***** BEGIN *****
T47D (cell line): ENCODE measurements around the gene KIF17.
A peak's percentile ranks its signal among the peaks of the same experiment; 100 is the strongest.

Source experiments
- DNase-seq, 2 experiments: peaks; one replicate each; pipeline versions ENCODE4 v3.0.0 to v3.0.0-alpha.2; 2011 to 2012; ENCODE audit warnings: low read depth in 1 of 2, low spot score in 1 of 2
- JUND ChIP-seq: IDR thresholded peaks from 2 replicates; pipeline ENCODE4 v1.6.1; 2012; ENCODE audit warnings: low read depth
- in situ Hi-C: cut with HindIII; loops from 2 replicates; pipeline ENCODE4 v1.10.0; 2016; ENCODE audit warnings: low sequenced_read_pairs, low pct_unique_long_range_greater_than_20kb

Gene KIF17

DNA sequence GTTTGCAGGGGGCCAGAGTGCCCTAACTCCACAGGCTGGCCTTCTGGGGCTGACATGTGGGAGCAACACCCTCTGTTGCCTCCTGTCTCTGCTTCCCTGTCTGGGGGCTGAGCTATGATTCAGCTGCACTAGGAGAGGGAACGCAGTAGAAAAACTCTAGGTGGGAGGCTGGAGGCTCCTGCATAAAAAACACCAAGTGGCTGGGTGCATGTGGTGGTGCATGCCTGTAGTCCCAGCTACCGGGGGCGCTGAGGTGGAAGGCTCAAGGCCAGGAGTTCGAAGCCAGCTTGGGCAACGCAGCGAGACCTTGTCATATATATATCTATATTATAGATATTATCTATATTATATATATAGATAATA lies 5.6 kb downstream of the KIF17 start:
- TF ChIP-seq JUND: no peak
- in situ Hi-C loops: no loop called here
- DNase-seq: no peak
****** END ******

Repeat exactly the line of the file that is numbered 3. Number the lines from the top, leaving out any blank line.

Source experiments